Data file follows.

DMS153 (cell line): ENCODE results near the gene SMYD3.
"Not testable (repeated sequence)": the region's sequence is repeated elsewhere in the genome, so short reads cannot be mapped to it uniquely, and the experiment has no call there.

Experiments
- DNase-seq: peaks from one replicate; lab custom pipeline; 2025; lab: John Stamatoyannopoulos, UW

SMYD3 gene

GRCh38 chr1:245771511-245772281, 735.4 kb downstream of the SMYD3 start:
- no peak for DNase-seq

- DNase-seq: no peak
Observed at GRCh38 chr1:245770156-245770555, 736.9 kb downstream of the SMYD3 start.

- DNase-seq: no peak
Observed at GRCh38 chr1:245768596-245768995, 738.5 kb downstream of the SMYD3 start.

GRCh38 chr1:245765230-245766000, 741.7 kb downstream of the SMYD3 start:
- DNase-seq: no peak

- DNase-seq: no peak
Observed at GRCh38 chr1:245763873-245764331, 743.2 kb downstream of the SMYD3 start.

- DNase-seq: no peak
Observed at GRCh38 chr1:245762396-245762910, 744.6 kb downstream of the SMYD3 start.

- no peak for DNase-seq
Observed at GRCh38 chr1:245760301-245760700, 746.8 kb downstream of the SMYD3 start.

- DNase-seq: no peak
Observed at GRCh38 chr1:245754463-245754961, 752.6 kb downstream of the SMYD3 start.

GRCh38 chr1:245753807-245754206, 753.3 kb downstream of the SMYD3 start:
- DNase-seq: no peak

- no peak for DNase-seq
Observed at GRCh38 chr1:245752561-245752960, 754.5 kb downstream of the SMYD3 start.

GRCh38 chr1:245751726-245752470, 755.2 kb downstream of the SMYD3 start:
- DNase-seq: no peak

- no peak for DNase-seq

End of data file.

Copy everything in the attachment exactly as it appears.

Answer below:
DMS153 (cell line): ENCODE results near the gene SMYD3.
"Not testable (repeated sequence)": the region's sequence is repeated elsewhere in the genome, so short reads cannot be mapped to it uniquely, and the experiment has no call there.

Experiments
- DNase-seq: peaks from one replicate; lab custom pipeline; 2025; lab: John Stamatoyannopoulos, UW

SMYD3 gene

GRCh38 chr1:245771511-245772281, 735.4 kb downstream of the SMYD3 start:
- no peak for DNase-seq

- DNase-seq: no peak
Observed at GRCh38 chr1:245770156-245770555, 736.9 kb downstream of the SMYD3 start.

- DNase-seq: no peak
Observed at GRCh38 chr1:245768596-245768995, 738.5 kb downstream of the SMYD3 start.

GRCh38 chr1:245765230-245766000, 741.7 kb downstream of the SMYD3 start:
- DNase-seq: no peak

- DNase-seq: no peak
Observed at GRCh38 chr1:245763873-245764331, 743.2 kb downstream of the SMYD3 start.

- DNase-seq: no peak
Observed at GRCh38 chr1:245762396-245762910, 744.6 kb downstream of the SMYD3 start.

- no peak for DNase-seq
Observed at GRCh38 chr1:245760301-245760700, 746.8 kb downstream of the SMYD3 start.

- DNase-seq: no peak
Observed at GRCh38 chr1:245754463-245754961, 752.6 kb downstream of the SMYD3 start.

GRCh38 chr1:245753807-245754206, 753.3 kb downstream of the SMYD3 start:
- DNase-seq: no peak

- no peak for DNase-seq
Observed at GRCh38 chr1:245752561-245752960, 754.5 kb downstream of the SMYD3 start.

GRCh38 chr1:245751726-245752470, 755.2 kb downstream of the SMYD3 start:
- DNase-seq: no peak

- no peak for DNase-seq